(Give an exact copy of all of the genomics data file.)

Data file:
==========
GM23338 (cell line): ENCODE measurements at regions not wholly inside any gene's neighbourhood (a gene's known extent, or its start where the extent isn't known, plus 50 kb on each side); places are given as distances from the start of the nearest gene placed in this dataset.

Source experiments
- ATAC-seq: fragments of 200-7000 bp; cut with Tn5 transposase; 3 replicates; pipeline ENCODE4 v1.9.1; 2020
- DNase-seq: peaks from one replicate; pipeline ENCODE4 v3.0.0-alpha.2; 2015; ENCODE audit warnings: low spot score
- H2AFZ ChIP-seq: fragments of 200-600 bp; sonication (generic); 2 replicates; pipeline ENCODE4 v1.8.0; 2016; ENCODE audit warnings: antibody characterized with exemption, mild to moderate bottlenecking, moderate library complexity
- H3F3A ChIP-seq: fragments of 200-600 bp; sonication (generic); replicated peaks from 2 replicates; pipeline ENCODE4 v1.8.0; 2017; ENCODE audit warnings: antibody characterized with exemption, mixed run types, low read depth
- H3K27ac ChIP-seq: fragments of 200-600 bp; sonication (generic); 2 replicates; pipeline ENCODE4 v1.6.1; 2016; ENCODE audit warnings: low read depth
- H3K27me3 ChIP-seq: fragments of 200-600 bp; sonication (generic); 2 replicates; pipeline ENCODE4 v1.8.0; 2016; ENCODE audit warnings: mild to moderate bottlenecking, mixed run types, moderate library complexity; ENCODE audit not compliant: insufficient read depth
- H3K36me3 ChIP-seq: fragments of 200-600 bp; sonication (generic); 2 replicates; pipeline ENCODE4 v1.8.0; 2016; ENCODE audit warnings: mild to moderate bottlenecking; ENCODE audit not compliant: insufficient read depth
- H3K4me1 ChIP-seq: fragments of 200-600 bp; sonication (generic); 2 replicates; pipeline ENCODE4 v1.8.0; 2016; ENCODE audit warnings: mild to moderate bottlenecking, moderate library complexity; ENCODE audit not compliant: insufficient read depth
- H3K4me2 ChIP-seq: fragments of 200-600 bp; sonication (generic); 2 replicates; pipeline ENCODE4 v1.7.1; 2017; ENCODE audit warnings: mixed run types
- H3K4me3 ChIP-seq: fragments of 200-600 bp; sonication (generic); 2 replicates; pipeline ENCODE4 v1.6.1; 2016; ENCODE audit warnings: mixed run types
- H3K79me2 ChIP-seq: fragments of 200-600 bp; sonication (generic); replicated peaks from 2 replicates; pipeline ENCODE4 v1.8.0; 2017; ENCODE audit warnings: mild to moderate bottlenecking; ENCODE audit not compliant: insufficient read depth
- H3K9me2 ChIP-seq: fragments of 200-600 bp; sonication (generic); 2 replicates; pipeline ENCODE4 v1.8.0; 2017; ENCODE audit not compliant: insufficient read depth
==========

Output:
GM23338 (cell line): ENCODE measurements at regions not wholly inside any gene's neighbourhood (a gene's known extent, or its start where the extent isn't known, plus 50 kb on each side); places are given as distances from the start of the nearest gene placed in this dataset.

Source experiments
- ATAC-seq: fragments of 200-7000 bp; cut with Tn5 transposase; 3 replicates; pipeline ENCODE4 v1.9.1; 2020
- DNase-seq: peaks from one replicate; pipeline ENCODE4 v3.0.0-alpha.2; 2015; ENCODE audit warnings: low spot score
- H2AFZ ChIP-seq: fragments of 200-600 bp; sonication (generic); 2 replicates; pipeline ENCODE4 v1.8.0; 2016; ENCODE audit warnings: antibody characterized with exemption, mild to moderate bottlenecking, moderate library complexity
- H3F3A ChIP-seq: fragments of 200-600 bp; sonication (generic); replicated peaks from 2 replicates; pipeline ENCODE4 v1.8.0; 2017; ENCODE audit warnings: antibody characterized with exemption, mixed run types, low read depth
- H3K27ac ChIP-seq: fragments of 200-600 bp; sonication (generic); 2 replicates; pipeline ENCODE4 v1.6.1; 2016; ENCODE audit warnings: low read depth
- H3K27me3 ChIP-seq: fragments of 200-600 bp; sonication (generic); 2 replicates; pipeline ENCODE4 v1.8.0; 2016; ENCODE audit warnings: mild to moderate bottlenecking, mixed run types, moderate library complexity; ENCODE audit not compliant: insufficient read depth
- H3K36me3 ChIP-seq: fragments of 200-600 bp; sonication (generic); 2 replicates; pipeline ENCODE4 v1.8.0; 2016; ENCODE audit warnings: mild to moderate bottlenecking; ENCODE audit not compliant: insufficient read depth
- H3K4me1 ChIP-seq: fragments of 200-600 bp; sonication (generic); 2 replicates; pipeline ENCODE4 v1.8.0; 2016; ENCODE audit warnings: mild to moderate bottlenecking, moderate library complexity; ENCODE audit not compliant: insufficient read depth
- H3K4me2 ChIP-seq: fragments of 200-600 bp; sonication (generic); 2 replicates; pipeline ENCODE4 v1.7.1; 2017; ENCODE audit warnings: mixed run types
- H3K4me3 ChIP-seq: fragments of 200-600 bp; sonication (generic); 2 replicates; pipeline ENCODE4 v1.6.1; 2016; ENCODE audit warnings: mixed run types
- H3K79me2 ChIP-seq: fragments of 200-600 bp; sonication (generic); replicated peaks from 2 replicates; pipeline ENCODE4 v1.8.0; 2017; ENCODE audit warnings: mild to moderate bottlenecking; ENCODE audit not compliant: insufficient read depth
- H3K9me2 ChIP-seq: fragments of 200-600 bp; sonication (generic); 2 replicates; pipeline ENCODE4 v1.8.0; 2017; ENCODE audit not compliant: insufficient read depth